Thursday, February 16, 2012


The 150th bird of my trip was, alas, only a common Junco. Far more poetic would have been the Falcated Duck I was chasing. This rare vagrant from eastern Asia had been spotted in the marshes of the Sacramento River, more specifically, Colusa National Wildlife Refuge, way, way off track. Such a mystery, how bird vagabonds appear so far from home.

My own wandering had taken me south from Oregon to Los Angeles, there to meet Rick, whose normal home is a forested, auto-less island in the St. Lawrence River in upstate New York. We both were as out-of-place in L.A.’s traffic as that lost duck.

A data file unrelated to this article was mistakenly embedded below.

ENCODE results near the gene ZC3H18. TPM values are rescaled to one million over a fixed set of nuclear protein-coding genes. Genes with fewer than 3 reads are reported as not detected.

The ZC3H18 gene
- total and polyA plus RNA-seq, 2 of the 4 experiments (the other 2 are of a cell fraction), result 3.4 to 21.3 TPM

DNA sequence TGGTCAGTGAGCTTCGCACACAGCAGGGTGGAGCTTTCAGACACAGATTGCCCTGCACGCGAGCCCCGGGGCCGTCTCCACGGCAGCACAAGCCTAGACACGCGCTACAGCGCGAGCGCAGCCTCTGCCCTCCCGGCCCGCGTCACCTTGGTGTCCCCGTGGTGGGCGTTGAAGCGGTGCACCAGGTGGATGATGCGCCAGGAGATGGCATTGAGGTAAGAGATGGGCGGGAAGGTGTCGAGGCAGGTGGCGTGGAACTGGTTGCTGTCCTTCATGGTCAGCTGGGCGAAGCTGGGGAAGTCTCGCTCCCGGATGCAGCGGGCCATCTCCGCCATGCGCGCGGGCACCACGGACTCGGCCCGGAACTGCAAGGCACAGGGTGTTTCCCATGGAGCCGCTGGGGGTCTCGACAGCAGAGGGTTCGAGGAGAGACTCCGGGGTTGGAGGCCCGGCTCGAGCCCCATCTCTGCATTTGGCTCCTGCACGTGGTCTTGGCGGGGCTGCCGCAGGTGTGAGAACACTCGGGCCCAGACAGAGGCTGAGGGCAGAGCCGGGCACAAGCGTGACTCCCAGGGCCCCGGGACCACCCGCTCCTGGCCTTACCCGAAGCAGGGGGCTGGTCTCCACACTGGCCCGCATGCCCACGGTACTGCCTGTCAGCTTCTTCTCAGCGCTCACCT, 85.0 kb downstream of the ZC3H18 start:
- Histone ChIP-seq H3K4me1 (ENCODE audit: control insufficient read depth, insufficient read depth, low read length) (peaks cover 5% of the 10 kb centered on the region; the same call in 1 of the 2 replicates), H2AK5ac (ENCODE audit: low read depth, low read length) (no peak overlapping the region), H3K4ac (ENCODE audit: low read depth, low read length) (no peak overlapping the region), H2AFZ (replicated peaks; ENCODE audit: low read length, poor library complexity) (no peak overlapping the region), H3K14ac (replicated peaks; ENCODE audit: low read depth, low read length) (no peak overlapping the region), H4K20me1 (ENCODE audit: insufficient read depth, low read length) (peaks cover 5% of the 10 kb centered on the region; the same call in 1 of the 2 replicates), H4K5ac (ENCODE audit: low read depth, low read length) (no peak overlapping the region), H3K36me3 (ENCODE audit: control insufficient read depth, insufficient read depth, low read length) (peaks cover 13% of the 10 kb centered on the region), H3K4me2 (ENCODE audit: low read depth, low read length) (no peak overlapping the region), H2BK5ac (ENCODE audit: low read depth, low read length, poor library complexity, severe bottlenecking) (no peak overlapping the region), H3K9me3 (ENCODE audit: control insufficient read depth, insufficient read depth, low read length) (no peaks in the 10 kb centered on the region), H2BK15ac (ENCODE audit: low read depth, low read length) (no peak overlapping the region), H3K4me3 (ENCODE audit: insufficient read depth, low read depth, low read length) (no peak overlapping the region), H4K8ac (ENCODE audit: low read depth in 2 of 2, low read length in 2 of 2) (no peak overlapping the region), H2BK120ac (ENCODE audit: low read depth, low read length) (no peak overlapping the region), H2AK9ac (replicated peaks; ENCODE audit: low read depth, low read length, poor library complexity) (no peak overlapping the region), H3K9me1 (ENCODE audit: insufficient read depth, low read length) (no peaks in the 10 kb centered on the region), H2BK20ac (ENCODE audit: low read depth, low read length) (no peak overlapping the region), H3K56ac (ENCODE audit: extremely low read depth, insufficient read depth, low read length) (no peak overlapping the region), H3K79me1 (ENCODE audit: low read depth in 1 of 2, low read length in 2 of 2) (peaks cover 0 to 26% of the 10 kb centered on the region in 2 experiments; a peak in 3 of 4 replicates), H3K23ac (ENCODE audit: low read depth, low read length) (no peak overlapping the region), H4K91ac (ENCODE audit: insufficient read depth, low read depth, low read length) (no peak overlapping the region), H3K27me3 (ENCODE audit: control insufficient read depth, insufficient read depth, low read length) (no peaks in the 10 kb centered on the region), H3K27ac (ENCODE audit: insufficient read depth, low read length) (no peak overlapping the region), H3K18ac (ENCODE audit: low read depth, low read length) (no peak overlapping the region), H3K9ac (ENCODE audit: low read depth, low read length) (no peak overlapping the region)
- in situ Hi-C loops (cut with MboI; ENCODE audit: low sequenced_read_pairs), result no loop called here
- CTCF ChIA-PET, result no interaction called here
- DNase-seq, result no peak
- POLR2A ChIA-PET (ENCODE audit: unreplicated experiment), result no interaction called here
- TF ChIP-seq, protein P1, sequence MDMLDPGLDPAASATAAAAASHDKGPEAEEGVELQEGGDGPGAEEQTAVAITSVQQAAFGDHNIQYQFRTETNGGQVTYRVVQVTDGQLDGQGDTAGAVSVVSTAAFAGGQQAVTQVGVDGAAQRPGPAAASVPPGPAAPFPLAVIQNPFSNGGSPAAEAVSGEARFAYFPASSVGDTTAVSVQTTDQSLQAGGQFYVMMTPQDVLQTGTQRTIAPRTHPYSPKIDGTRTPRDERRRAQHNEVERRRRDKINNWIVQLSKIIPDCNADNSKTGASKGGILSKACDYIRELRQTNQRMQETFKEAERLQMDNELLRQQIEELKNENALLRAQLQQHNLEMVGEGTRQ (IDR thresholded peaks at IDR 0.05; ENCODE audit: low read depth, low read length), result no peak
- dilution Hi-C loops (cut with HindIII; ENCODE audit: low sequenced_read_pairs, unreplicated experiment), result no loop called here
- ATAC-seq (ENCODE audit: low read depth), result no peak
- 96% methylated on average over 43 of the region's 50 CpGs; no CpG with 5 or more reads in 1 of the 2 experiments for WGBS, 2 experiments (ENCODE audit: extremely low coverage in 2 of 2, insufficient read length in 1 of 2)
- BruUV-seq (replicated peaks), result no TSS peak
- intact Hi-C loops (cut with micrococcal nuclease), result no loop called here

But you chase birds where the birds are, so we followed the San Diego Freeway south to Newport and on to La Jolla, then east to the deserted Mohave Desert. Miraculously, even amid Southern California’s endless sprawl, there are pockets of spectacular nature – estuaries, refuges, parks, and, sometimes, irrigated farm fields that fill America’s grocery stores as well as bellies of hungry birds.

Ibises – thousands at a time – clouded the sky, each in dark silhouette with legs and down-curved bills outstretched. They rose from green fields freshly flooded with that rarest of desert commodities – water. Hundreds of Whimbrels – large, brown curlews – walked the fields, pecking and poking their long, down-curved bills for worms and bugs, fattening up for their upcoming spring flight back to the Arctic tundra. Flocks of mustard-yellow-breasted Western Meadowlarks filled the air with beautiful fluty, tinkling song.